Asset management is a systematic, lifecycle approach of operating, maintaining, upgrading, decommissioning and renewing assets and infrastructure cost-effectively and to an acceptable standard. It has become a hot topic in recent years as it can have a significant impact on the operational performance and thus the profitability of an organization. When properly executed, asset management can increase system reliability while reducing maintenance related costs, increase the economic life of capital equipment, reduce company liability and optimize inventory spending.
Evidence-based asset management (EBAM)
Historically, asset management was not viewed as a professional activity and decisions were based on experience, technician complaints, OEM recommendations, hunches and strength of personality. Common sense and expert judgment play a role in evidence based asset management (EBAM), however, key asset decisions should be based on solid evidence.
Evidence based asset management is the science of making the right decisions and optimizing asset management processes with the best available data and with decision criteria clearly defined. Data-driven decisions provide the most advantageous methodology for minimizing costs and maximizing the return on investment from physical assets. Making evidence based asset management data driven decisions requires access to maintenance and financial data; therefore, accurately logging maintenance activities in a CMMS is critical. The four key asset management decision areas are outlined below:
The first area includes the determination of the optimal replacement time for spare parts. The decision is when to either replace components proactively or simply run them to failure. Replacing before failure ensures the repairs can be planned in advance but if the cost of reactive maintenance is less and there is no risk of collateral damage, then run to fail is the logical choice. Coupled with this decision is the determination of inventory levels for stock to complete repairs. The levels of stock on hand should ensure availability and cost criteria are met.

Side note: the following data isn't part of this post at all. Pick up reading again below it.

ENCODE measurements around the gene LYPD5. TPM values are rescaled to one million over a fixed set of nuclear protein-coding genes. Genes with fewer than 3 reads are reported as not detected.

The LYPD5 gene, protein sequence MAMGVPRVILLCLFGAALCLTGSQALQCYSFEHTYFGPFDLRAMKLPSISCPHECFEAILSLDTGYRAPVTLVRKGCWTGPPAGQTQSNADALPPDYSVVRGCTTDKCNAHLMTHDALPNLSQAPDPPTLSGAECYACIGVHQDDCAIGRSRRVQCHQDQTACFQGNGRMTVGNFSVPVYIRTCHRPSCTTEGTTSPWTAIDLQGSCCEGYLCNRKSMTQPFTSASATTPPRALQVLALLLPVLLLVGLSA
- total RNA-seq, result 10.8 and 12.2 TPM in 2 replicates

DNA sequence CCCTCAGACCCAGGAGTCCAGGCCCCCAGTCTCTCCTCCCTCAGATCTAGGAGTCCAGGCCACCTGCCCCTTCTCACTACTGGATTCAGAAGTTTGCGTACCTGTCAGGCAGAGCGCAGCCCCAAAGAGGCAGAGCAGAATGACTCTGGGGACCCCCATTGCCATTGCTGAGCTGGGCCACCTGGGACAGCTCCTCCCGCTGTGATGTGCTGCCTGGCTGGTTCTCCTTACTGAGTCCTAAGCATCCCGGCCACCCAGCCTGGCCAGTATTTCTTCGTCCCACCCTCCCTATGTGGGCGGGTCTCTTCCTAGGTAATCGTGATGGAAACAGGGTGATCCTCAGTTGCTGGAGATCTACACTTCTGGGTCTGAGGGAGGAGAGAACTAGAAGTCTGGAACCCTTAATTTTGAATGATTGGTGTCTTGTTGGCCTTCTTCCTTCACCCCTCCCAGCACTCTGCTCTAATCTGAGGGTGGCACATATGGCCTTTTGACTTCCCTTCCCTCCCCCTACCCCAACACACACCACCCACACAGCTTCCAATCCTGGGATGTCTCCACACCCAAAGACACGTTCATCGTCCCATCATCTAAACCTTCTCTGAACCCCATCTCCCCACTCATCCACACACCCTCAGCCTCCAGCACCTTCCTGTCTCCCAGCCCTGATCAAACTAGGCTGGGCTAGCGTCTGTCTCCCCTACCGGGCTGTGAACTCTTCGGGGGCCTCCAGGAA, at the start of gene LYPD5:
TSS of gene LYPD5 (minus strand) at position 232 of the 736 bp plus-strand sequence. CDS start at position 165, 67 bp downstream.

Optimizing the time interval between maintenance inspections can minimize the cost of preventive inspections and breakdown maintenance. Inspections should be performed where the total cost of maintenance is minimized.
The economic life, also called service life or useful life, is the expected period over which an asset is fit for purpose. The physical life of an asset could be considerably longer than the economic life. Without careful analysis, it is possible to confuse the two. Economic life of the asset occurs when the total cost of ownership is at a minimum. According to EBAM rule, at this point, the asset should be replaced. Organizations must ensure they have sufficient funds to purchase replacements at this point to reap potential savings. Other considerations such as technical improvement on newer models must also be factored into this decision area.
The final area involves right-sizing maintenance crews, machine shops, tooling and contractor labour to achieve productivity, system availability and costs targets.
In capital-intensive industries, asset management is taking a fundamental shift from reactive to proactive maintenance coupled with a focus on the total cost of ownership. Evidence-based asset management is a logical approach to maximize the return on investment from physical assets and strengthen the bottom line. EBAM provides direction on how to cost effectively manage assets while maximizing availability.